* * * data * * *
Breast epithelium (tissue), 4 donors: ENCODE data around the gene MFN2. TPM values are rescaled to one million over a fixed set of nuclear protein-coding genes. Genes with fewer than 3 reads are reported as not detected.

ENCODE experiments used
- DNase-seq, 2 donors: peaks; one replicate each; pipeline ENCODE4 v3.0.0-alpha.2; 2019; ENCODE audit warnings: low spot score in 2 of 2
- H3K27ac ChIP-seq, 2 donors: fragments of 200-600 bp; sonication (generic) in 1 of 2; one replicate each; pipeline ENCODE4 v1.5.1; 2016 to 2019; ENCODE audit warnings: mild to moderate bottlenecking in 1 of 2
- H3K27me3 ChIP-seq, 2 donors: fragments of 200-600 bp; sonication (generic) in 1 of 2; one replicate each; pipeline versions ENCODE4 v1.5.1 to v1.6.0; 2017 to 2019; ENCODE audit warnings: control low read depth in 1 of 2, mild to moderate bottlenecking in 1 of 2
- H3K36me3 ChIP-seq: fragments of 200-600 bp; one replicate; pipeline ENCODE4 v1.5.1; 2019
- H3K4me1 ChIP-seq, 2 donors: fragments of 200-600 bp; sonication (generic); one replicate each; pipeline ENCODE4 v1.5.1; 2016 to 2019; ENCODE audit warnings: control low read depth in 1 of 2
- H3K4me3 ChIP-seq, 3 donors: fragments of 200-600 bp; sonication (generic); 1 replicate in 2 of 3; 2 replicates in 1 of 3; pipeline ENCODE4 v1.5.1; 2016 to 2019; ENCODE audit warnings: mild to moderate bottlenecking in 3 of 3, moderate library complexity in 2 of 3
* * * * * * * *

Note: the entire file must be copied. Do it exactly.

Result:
Breast epithelium (tissue), 4 donors: ENCODE data around the gene MFN2. TPM values are rescaled to one million over a fixed set of nuclear protein-coding genes. Genes with fewer than 3 reads are reported as not detected.

ENCODE experiments used
- DNase-seq, 2 donors: peaks; one replicate each; pipeline ENCODE4 v3.0.0-alpha.2; 2019; ENCODE audit warnings: low spot score in 2 of 2
- H3K27ac ChIP-seq, 2 donors: fragments of 200-600 bp; sonication (generic) in 1 of 2; one replicate each; pipeline ENCODE4 v1.5.1; 2016 to 2019; ENCODE audit warnings: mild to moderate bottlenecking in 1 of 2
- H3K27me3 ChIP-seq, 2 donors: fragments of 200-600 bp; sonication (generic) in 1 of 2; one replicate each; pipeline versions ENCODE4 v1.5.1 to v1.6.0; 2017 to 2019; ENCODE audit warnings: control low read depth in 1 of 2, mild to moderate bottlenecking in 1 of 2
- H3K36me3 ChIP-seq: fragments of 200-600 bp; one replicate; pipeline ENCODE4 v1.5.1; 2019
- H3K4me1 ChIP-seq, 2 donors: fragments of 200-600 bp; sonication (generic); one replicate each; pipeline ENCODE4 v1.5.1; 2016 to 2019; ENCODE audit warnings: control low read depth in 1 of 2
- H3K4me3 ChIP-seq, 3 donors: fragments of 200-600 bp; sonication (generic); 1 replicate in 2 of 3; 2 replicates in 1 of 3; pipeline ENCODE4 v1.5.1; 2016 to 2019; ENCODE audit warnings: mild to moderate bottlenecking in 3 of 3, moderate library complexity in 2 of 3